Throughout the morning, Asian families trickled in and out of the modest ranch style house on Route 1 in Scarborough. Nearly everybody toted plastic bags of oranges, fruit drinks, apples, grape fruits or some other offering to lay at Buddha’s feet.

They greeted the 10 or more shining golden Buddhas displayed for worship at one end of the 8-by-15-foot room by bowing with their heads to the floor. They sat on cushions on the floor and chanted their prayers aloud.

The True Buddha Society, located at 551 Route 1 in Scarborough, is a small faith gathering. About 50 or so members, called disciples, stop in on Sundays to pray to Buddha and socialize with friends. Though they’ve managed to maintain their group for seven years, they struggle to grow and provide essential services, like English classes, to their members.

The society has little financial support or resources. Their two part-time staff people are unpaid and their building on Route 1 is donated by a disciple. In order to offer the classes their community is requesting, they need a new space with more parking but their biggest challenge is plugging into the resources.

Because they are an insular group with so few of them fluent in English, they don’t know how to attract more members, said Yee Lin, a True Buddha member and translator 27-year-old. “We don’t know how to go about it. We don’t know many people who can help,” said Lin.

Lin is one of the few members fluent in English. She was born in America, but her family is from Hong Kong. Because she speaks English fluently, her job as teacher and translator for the society is essential. Few of their disciples speak fluent English.

Lin and the only other staffer, Dharma Assistant Lai Lin, are charged with the difficult task of increasing membership in the society with limited resources. Interest in Eastern philosophies and practices has expanded in America rapidly in the past 10 years, and Lin said that, though the core society membership is Chinese, many Americans are interested in learning Buddhism as a practicing religion.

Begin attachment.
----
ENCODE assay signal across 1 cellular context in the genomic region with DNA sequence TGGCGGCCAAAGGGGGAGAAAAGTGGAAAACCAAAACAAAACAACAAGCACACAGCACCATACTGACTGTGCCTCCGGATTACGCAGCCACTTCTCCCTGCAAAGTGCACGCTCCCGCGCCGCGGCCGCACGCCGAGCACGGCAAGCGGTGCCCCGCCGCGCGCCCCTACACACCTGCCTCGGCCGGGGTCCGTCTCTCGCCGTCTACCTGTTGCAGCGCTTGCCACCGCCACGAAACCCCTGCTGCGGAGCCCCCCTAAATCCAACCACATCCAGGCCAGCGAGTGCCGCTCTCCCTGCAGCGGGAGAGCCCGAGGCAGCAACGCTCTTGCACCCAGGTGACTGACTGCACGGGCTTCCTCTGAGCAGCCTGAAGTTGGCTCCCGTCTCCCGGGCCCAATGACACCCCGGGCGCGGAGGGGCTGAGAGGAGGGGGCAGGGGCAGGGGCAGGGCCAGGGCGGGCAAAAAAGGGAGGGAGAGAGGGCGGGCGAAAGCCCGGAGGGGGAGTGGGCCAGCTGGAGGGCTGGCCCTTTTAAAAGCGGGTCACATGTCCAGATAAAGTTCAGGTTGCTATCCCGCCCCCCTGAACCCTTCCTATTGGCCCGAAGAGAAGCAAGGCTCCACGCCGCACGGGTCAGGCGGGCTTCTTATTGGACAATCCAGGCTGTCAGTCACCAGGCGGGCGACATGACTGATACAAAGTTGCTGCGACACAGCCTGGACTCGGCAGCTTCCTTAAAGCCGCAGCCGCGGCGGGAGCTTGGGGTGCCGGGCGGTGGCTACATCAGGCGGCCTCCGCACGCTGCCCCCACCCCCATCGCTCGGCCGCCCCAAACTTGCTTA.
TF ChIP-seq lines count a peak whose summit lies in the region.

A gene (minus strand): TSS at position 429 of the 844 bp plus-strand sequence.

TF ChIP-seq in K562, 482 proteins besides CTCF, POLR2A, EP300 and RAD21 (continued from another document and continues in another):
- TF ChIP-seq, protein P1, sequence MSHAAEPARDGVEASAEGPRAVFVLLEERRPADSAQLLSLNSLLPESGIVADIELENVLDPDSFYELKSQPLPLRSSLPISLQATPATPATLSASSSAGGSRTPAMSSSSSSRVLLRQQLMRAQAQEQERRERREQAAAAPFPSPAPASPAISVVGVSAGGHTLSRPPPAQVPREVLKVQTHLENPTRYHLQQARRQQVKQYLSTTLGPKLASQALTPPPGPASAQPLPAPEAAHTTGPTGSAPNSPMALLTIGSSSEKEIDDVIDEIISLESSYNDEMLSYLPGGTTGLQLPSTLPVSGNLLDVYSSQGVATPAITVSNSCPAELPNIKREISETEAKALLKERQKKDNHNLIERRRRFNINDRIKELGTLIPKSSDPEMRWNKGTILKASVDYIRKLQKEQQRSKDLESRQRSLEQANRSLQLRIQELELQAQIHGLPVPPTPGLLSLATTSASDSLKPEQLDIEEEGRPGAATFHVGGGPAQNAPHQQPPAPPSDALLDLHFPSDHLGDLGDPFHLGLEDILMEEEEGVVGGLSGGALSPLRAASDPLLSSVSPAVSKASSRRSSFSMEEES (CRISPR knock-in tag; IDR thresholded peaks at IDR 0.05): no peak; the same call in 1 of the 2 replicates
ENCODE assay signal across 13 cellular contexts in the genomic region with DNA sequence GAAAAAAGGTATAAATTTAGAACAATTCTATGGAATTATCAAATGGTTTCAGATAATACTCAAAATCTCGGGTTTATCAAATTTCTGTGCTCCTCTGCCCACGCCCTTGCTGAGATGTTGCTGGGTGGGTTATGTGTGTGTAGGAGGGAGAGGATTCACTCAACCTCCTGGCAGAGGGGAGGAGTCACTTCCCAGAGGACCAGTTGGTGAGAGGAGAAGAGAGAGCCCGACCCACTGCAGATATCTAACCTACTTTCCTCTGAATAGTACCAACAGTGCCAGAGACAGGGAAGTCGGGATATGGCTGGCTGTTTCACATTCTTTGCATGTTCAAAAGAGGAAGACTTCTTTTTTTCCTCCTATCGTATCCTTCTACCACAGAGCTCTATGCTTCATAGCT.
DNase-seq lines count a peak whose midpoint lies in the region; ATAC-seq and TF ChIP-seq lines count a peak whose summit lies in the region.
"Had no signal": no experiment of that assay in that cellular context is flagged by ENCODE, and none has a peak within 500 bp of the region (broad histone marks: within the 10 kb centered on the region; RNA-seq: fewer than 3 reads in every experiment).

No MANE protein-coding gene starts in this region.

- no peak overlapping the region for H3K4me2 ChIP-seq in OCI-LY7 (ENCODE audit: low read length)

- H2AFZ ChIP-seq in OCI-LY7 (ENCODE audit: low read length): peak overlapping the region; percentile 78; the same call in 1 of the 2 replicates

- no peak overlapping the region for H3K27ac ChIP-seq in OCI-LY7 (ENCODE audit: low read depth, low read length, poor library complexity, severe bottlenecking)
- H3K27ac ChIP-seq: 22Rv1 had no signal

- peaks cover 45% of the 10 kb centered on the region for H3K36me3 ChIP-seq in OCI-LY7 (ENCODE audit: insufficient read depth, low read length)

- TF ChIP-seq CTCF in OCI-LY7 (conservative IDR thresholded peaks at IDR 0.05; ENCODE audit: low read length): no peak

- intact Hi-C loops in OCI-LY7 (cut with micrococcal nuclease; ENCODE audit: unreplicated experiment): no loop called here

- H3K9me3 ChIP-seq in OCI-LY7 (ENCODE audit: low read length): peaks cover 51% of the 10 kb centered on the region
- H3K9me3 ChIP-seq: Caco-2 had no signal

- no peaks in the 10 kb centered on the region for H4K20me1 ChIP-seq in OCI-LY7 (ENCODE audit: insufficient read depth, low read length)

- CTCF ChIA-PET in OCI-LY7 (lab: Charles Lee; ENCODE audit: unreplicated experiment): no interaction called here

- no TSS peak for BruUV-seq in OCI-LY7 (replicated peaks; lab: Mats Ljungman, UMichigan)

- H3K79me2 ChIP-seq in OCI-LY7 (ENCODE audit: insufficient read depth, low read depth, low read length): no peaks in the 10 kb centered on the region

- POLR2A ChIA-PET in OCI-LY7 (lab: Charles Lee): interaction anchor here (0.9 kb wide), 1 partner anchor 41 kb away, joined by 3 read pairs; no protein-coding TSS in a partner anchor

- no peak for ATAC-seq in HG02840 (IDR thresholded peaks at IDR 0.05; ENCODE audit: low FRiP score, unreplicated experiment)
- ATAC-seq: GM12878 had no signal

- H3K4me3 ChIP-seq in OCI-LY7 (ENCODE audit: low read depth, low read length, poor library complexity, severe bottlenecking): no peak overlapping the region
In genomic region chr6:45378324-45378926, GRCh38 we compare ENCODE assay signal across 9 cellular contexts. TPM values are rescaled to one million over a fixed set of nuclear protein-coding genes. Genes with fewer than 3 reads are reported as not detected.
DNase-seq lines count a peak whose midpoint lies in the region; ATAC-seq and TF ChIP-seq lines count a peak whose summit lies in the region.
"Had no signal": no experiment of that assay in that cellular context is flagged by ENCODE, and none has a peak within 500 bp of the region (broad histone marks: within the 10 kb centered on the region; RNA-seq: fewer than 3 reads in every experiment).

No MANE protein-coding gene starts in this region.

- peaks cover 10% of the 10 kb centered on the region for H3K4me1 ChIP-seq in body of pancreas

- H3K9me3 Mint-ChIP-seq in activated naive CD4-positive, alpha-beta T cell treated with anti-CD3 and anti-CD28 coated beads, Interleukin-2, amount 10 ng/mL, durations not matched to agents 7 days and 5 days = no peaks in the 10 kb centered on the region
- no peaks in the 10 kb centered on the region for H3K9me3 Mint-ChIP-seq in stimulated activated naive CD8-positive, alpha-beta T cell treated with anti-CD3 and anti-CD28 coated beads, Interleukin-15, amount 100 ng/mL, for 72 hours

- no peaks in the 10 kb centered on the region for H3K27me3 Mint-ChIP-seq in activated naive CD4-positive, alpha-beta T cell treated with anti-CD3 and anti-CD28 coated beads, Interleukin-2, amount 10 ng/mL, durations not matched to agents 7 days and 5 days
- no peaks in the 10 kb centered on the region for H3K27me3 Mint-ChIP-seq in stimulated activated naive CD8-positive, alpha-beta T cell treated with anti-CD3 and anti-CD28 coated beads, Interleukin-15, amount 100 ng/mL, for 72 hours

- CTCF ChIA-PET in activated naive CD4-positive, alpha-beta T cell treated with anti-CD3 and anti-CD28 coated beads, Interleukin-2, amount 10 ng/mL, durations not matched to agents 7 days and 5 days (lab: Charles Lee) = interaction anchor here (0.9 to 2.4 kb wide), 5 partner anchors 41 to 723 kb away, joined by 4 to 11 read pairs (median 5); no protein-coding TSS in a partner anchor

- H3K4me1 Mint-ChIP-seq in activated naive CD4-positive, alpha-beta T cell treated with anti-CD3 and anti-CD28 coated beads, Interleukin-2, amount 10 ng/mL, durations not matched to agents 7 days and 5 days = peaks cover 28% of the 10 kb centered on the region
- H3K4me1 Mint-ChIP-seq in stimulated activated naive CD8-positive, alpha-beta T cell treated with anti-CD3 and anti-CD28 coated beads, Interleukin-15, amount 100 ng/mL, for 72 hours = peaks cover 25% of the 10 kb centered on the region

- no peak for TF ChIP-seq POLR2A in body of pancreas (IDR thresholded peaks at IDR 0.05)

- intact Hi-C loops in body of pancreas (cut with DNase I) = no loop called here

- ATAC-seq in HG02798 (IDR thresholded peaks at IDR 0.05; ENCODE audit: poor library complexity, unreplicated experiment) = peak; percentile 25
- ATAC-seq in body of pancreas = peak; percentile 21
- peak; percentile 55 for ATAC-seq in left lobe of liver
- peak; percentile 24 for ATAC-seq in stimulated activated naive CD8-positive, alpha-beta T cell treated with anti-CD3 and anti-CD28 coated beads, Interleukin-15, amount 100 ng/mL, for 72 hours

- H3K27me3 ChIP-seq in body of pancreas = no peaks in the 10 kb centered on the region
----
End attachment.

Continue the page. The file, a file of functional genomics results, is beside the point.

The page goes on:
At this time the society is unable to offer services or teachings in English because the community interest was so great, their space and parking could not accommodate everybody. Yee Lin said they receive calls regularly from community members interested in English services. The society offers only one service in Chinese on Sundays.

“The Asian community and Americans are missing out on something so true,” said Lai Lin in Chinese as Yee Lin translated into English.

They are also unable to offer the highly anticipated English language classes for their Asian community, which they previously held.

True Buddha member, Yu Lin, of Portland, speaks little English. She works cleaning office buildings in Portland. Nine years ago she came to the United States speaking no English.

Now, after taking several English courses through the True Buddha Society, she gets by on the small amount of conversational English she’s learned. Yu Lin said if a class were offered and she could find the time, she’d take another class through the society.

Yee Lin, who taught the classes, said, until the society finds a bigger space with more parking, it will be unable to offer those classes again. The strain of parking and space was too great.

There are other Buddhist temples in the area, one in Portland and one in Freeport, but Lin said they face similar challenges, with little money and resources. “Everyone has the same problem,” she said.